Stuff that sells itself — literally.

In the course of my noodling on the commodification or art, I stumbled on this little gem of a talk by Bob Levy of Alloy Entertainment, about the art of commodification, aka pointed trans-media IP creation and marketing : the bit starts at 08'00" into the track.

Trans/cross-media properties are nothing new, nor is book-packaging or algorithmic storytelling, obviously. What Alloy Entertainment does could be seen as mere incremental refinement of established forms of commercial artistry (think cartoons as promotional vehicles for toys) and IP franchising as a brand strategy, but the outlook here sets itself apart in its conceptual purity.

No longer is it simply about synergistic marketing, nor opportunistic milking of a successful IP through every possible adaptation or derivative, it's about the design of IP blueprints that 'tap into the zeitgeist', then handing those wireframes over to contractors or licensees, for them to develop and iterate in every possible format.

[Kirk examining a tribble] "Character development is gonna be a bitch…"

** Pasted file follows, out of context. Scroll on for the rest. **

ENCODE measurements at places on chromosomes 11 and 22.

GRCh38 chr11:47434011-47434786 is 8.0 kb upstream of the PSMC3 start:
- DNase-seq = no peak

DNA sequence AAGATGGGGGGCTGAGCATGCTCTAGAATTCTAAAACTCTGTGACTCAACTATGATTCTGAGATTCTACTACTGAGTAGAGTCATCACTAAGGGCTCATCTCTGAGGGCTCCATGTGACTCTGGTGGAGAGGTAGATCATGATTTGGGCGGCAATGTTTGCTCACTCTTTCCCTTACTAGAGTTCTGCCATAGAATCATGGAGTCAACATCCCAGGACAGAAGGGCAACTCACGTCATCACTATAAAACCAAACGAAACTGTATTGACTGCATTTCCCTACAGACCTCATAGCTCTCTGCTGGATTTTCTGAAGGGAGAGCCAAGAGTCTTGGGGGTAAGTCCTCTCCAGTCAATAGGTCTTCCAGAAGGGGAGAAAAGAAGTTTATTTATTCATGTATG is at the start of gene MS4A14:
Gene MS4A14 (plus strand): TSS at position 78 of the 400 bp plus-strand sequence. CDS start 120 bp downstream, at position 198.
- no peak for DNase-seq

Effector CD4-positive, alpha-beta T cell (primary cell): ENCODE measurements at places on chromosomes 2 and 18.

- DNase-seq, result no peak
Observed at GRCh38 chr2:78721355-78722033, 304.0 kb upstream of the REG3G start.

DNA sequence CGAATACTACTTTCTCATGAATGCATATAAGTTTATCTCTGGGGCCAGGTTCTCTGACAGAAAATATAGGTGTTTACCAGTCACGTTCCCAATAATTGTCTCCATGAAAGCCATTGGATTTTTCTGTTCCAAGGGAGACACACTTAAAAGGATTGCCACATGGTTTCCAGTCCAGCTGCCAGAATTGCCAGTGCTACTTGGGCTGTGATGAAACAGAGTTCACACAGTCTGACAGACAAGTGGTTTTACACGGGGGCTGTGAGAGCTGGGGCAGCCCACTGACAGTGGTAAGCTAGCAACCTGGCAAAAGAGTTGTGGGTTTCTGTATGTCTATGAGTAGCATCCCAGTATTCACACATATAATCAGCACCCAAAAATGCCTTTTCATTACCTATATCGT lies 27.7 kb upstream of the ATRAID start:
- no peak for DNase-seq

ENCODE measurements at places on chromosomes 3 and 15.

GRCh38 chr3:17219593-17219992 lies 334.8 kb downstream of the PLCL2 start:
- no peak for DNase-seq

Character development is gonna be a bitch…

What I can't help but find disturbingly poetic here is the mechanization of the entire creative drive, from impulse, through process, to purpose : in the absence of original or initial art or product to derivate from, the entire 'art vs commerce' debate is moot. It's so perfectly commercial art — the artefacts exist only to promote their own existence — it's as creepy and fascinating as watching robots breed.

Forget about Skynet : somewhere, a freak marketing hacker is busy coding the tween-lit procedural content generator that will eventually unleash the tribble scourge upon mankind. 


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